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— near the end of the session I made some small sketches. The one above is about 4 inches in height.  I had drawn the head in pastel, larger than life size, on a standard sheet of Canson paper. I had been looking at the pose for most of the three hour session and I could no longer see my drawing.  The drawing was right there. My eyes were working fine.  Glasses, clean. But my brain was “give out” as my relatives used to say so I made some sketches to address the questions that lingered.

I was sitting in front of other artists. To avoid blocking their view I was sitting on the floor and the model on the stand was slightly above me so I saw her head slightly at an angle, slightly foreshortened.

I made the first of the sketches in my pocket calendar. This drawing is about three inches high.

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This smallest of the drawings felt most connected to my large drawing.  It’s rainy today so I’ve just photographed the pastel on the easel in the present light, such as it is. At least the easel communicates some of the scale of the drawing.


I see now that I forgot to take the manufacturer’s sticker off the sheet of paper!

My other little sketches are less structured, yet each one seems to get some little bit of information. After a while I was tired but it was still pleasant to think with the pen.

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Even an inaccurate drawing communicates a bit of mood sometimes.  Ideas sneak in.

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The proper structure of the underside of her jaw was a big question. The other special challenge was getting the left side of her face since in the course of posing it would wax and wane as the model shifted slightly.  She was an amazingly disciplined model. No one can sit perfectly still.  Her left eye wasn’t even visible most of the pose but it appears in my large drawing so perhaps it was visible at the beginning.  I’m not sure …

(Some of the other drawings from the life class are here. And the first ideas for the series, here.)

Head seen through color

With a very specific goal in mind, I began

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attending a drawing group a couple weeks ago, and I set myself the task of drawing heads. They will be always larger than life size and always in pastel. Moreover, my idea is to use color to understand the forms — even arbitrary color.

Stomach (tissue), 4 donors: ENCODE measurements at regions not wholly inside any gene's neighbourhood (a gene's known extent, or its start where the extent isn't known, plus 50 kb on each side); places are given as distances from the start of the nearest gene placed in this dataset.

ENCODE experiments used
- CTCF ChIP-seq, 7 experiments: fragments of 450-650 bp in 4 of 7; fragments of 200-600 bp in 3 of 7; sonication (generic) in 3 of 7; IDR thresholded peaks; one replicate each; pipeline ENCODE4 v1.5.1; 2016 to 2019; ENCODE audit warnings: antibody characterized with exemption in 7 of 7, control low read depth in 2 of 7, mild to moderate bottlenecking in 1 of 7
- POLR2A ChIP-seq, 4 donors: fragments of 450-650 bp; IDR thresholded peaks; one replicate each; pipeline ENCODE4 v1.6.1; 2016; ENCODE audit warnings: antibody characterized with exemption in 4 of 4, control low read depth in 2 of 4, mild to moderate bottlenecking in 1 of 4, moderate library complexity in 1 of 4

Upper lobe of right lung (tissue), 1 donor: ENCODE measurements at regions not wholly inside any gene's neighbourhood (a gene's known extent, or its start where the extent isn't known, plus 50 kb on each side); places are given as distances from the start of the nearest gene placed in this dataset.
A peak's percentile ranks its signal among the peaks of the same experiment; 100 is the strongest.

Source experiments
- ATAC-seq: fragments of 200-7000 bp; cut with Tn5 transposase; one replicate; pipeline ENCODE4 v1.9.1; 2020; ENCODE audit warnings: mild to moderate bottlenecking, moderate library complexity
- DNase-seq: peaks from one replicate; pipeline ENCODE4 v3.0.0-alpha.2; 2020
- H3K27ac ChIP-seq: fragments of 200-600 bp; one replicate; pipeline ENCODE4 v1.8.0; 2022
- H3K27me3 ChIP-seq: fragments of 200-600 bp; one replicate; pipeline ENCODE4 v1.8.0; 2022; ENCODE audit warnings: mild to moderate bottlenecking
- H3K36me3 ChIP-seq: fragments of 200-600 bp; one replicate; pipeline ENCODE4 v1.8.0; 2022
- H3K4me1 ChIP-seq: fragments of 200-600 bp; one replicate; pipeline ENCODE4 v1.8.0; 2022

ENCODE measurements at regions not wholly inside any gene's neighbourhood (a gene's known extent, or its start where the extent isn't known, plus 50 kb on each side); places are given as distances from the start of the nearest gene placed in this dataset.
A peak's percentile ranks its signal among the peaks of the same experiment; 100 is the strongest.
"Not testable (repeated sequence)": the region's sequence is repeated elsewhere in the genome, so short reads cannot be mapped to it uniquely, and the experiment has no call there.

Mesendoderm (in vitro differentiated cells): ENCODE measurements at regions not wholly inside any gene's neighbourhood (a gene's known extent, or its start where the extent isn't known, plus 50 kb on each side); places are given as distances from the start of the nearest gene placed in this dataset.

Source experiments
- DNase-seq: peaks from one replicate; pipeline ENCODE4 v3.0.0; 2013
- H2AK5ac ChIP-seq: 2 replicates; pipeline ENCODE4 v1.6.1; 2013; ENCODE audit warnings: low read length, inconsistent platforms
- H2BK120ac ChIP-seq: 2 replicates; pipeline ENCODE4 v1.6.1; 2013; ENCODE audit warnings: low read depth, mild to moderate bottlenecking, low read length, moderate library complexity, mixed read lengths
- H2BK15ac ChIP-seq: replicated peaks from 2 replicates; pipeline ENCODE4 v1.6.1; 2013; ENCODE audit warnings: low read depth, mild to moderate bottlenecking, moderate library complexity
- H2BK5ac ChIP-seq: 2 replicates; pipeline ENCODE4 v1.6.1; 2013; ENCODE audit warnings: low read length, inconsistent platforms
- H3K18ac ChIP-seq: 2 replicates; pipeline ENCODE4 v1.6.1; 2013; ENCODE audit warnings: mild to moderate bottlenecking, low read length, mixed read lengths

I got the idea when my daughter was attending a portrait drawing workshop taught by Teresa Oaxaca. Whether it was by instruction or happenstance, all the participants produced charcoal drawings that were either life size or larger — many were larger. Their method if I understand it correctly (I only saw the drawings during their breaks and wasn’t privy to the conversations that took place) was to conceive the head in terms of light and dark. The model was strongly lit from one side so that many of the heads had a cast shadow of the chin raking across the shoulders.

Looking at the several drawings, an idea popped into my head: “what if the shadow, instead of being dark, was pale violet?” And in my mind I could see a kind of pale violet such as you often find in Bonnard’s palette.

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Influenced by Fauvisme, I decided to use color somewhat arbitrarily in the ways that Matisse, Bonnard, Diebenkorn and others used color.  Thus I make these images fairly rapidly and instinctively.  There’s much information to process. I see many things I want to record so I just point and shoot. The goal is not to produce a likeness, but to capture as accurately as I can some of the visual incident that catches my notice — however, I am also running the ideas through this mental lens of exaggerated color.  See something, draw it in the manner that you think about it.  So my pictures begin in odd ways and follow no logic per se except that of my attention.  Whatever I notice first, I begin drawing first.